We continue our National Medical Librarians Month series with a profile of Sue Groshong, a librarian at Seattle Children’s Hospital in Seattle, WA.
I met Sue Groshong at the Seattle Children’s Hospital Library & Information Commons on a sunny fall morning to talk with her about her experience as a hospital librarian. Sue is one of three librarians at the Seattle Children’s Hospital Library & Information Commons, a library that primarily serves medical staff, researchers, and other hospital employees. Sue has worked at Seattle Children’s 21 years and has held various roles within the library during her tenure. She’s currently responsible for library systems, interlibrary loan, cataloging, and is the library’s liaison to the hospital’s Clinical Effectiveness Program.
I asked Sue one of my favorite questions to ask librarians, “How did you become a librarian?” Sue has always been an avid patron of the public library, and in high school, became interested in genealogy. While in college, she worked in library technical services, and had an internship at the National Archives in Seattle. Later, she worked in a bookstore, and being a book person, applied for a staff position at the library at Seattle Children’s Hospital. While in the position at Seattle Children’s, Sue went to school for her library degree.
Sue shared with me some interesting and meaningful projects that she’s worked on. A few years ago, one of the hospital’s music therapists found a Reginaphone in a closet. The Reginaphone, made in 1902, had been used in the 1970s in the neurology department. The Reginaphone was played while children had EEG tests. The music therapist came to the library to learn more about the Reginaphone. With the help of interlibrary loan, Sue was able to locate information held in libraries and archives. The music therapist used this information to get the Reginaphone running, and digitally recorded the music. In addition to many memorable experiences at the library, Sue’s work makes an impact on clinical care. Sue and her coworkers complete do literature searches for teams across the hospital who are developing clinical pathways and care standards. Sue uses Ovid Medline, Embase, Cochrane, Trip, CINAHL, and other databases to gather the literature that informs the hospital’s standards. The standards created directly impact and improve the clinical care, spaces, and policies of the hospital. The day we met, Sue was working on a literature search on pneumonia.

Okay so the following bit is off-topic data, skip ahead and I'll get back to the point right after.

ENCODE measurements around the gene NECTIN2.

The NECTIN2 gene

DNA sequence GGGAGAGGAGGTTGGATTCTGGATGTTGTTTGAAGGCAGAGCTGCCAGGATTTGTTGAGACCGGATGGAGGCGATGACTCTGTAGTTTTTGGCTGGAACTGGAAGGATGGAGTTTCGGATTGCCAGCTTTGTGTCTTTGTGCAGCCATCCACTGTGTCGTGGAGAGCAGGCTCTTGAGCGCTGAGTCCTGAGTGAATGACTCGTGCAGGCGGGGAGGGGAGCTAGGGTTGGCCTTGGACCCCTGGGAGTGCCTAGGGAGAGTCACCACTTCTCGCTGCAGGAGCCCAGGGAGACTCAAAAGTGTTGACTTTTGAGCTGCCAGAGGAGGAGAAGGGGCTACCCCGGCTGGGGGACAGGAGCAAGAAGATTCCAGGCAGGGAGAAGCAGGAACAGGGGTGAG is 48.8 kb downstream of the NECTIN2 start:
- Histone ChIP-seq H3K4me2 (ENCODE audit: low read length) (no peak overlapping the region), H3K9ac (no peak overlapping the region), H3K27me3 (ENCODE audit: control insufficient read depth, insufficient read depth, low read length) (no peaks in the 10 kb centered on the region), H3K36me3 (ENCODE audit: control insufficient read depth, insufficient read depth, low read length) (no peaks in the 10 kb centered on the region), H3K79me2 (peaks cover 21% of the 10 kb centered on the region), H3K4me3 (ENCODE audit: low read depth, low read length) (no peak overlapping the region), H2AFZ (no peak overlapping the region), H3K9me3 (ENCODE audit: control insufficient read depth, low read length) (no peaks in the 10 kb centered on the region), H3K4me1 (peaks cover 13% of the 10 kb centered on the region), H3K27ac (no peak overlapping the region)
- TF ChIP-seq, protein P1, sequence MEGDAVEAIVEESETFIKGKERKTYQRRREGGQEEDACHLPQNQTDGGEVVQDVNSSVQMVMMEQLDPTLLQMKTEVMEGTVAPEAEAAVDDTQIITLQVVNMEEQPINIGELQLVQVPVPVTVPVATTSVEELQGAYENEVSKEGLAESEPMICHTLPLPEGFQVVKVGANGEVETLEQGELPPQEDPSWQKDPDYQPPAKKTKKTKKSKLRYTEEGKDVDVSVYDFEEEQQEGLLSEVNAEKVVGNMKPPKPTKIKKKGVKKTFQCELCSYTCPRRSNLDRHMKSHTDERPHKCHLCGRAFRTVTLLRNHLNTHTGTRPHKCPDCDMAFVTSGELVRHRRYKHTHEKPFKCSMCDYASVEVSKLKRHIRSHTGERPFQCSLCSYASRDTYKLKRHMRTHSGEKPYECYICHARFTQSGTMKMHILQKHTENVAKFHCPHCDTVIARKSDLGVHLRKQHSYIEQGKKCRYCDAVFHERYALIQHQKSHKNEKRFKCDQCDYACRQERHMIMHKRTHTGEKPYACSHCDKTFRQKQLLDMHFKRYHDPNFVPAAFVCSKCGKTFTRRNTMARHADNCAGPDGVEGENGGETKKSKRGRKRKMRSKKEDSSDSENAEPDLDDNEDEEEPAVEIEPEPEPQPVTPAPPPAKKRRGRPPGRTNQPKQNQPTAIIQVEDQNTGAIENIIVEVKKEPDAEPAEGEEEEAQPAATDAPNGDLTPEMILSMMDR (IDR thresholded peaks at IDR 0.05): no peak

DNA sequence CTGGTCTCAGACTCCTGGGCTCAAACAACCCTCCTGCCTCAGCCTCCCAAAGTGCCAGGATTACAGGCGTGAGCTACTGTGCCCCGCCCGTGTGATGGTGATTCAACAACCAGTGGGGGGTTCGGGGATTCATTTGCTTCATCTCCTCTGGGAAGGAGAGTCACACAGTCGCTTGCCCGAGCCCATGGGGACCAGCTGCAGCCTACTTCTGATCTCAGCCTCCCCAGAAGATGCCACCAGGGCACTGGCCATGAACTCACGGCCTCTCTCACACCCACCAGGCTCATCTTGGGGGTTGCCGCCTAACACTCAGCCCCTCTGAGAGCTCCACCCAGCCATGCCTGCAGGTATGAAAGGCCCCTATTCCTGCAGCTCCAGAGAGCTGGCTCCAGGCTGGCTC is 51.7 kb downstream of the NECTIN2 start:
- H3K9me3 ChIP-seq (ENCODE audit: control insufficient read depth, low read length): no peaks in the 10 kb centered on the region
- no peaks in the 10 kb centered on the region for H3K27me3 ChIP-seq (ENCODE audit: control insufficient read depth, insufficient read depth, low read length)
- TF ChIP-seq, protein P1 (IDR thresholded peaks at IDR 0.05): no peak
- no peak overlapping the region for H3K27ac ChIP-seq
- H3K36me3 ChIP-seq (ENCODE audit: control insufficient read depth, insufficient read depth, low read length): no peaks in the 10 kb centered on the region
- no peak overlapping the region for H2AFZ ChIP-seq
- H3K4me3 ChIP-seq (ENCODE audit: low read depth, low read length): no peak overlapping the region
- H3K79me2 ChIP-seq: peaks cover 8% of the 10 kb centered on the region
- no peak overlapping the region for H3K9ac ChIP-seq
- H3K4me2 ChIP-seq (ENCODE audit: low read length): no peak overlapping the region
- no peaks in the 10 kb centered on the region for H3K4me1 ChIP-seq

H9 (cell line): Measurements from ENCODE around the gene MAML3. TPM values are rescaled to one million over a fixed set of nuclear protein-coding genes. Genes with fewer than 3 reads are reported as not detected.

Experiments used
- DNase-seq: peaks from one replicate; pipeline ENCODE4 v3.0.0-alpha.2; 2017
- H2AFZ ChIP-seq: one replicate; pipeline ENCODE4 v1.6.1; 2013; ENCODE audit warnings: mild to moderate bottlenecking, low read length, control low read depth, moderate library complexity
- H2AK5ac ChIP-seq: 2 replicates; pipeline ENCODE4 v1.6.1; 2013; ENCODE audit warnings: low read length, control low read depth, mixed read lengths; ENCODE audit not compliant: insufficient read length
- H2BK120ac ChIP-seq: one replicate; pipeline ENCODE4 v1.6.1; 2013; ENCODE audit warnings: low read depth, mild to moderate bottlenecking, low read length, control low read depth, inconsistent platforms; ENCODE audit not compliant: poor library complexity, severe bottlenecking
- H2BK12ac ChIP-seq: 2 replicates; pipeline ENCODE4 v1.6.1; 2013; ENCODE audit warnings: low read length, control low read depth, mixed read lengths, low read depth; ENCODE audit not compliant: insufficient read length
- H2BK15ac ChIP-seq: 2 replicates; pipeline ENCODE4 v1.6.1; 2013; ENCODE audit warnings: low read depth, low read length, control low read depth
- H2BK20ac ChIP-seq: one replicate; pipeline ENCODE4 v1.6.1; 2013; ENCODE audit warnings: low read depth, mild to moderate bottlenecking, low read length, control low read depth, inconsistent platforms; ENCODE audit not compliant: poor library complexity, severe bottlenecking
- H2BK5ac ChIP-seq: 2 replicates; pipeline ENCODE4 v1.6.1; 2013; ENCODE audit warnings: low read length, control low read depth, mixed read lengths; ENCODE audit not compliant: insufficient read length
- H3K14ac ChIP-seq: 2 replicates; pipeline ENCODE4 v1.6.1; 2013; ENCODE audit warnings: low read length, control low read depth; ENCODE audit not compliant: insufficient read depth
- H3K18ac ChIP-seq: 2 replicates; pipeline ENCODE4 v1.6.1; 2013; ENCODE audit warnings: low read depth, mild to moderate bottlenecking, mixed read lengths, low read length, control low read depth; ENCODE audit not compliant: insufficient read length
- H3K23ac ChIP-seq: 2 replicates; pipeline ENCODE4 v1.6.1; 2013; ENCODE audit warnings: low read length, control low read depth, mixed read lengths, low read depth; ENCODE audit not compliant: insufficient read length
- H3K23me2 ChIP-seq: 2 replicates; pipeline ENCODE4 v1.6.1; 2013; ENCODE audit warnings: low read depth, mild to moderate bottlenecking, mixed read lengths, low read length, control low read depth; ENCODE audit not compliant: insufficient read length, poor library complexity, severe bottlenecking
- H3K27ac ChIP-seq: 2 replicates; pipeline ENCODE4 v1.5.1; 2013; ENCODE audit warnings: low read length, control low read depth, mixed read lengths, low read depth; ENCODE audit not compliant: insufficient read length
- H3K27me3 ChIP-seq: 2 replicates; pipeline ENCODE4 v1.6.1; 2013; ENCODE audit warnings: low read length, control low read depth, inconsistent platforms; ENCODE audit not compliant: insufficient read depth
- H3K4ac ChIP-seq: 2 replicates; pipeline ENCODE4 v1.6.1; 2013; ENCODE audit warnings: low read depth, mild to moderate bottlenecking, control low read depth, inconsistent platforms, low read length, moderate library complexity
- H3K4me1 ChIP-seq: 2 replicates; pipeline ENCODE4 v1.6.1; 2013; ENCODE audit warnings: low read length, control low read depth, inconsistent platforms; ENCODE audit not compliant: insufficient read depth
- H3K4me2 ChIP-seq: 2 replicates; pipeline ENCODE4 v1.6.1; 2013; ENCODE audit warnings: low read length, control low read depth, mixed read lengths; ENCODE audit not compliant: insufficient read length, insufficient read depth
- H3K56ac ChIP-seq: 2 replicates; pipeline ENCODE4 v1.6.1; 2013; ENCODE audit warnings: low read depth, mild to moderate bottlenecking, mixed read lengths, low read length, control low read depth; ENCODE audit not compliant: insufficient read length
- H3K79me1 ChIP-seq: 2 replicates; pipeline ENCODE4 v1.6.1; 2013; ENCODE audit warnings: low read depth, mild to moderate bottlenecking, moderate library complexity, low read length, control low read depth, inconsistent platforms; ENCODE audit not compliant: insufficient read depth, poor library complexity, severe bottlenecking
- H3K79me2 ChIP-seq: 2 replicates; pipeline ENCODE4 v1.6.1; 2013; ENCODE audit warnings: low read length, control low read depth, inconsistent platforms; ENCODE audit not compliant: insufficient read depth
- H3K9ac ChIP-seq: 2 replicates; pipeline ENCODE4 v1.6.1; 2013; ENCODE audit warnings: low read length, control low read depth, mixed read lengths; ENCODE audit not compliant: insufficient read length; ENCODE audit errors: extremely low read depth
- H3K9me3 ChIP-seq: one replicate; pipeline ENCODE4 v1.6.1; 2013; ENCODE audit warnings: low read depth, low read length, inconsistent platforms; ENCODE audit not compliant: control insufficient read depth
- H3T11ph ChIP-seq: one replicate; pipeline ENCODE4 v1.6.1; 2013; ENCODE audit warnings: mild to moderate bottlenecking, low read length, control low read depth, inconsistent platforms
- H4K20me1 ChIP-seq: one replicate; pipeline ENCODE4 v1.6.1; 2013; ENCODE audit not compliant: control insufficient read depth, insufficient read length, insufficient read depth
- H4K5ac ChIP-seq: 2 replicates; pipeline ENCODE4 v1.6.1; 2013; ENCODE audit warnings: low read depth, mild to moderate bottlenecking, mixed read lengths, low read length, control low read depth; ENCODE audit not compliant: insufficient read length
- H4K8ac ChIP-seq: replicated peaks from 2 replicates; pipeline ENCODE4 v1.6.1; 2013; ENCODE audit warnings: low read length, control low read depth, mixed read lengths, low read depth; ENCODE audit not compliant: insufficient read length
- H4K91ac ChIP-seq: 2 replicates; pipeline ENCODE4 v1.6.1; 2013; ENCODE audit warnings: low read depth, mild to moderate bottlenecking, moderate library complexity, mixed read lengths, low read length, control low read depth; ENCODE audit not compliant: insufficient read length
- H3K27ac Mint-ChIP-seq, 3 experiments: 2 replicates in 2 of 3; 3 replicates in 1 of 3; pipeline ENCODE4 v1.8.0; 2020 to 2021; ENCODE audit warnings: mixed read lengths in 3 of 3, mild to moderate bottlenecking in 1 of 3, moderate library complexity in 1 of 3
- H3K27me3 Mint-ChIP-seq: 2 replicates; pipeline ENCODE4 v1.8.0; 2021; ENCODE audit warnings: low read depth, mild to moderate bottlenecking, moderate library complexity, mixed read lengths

I asked Sue about her favorite databases and resources. She recommends the Joanna Briggs Institute (JBI) Evidence-Based Practice Database as an excellent resource for new nurses or nurses who are new to doing research. The database provides evidence-based point of care resources, and is available via Ovid through subscription. She also highly recommends MedlinePlus for professional and personal use.
Sue clearly enjoys her work as hospital librarian, and after talking with her, I have a richer understanding of her day-to-day work as hospital librarian.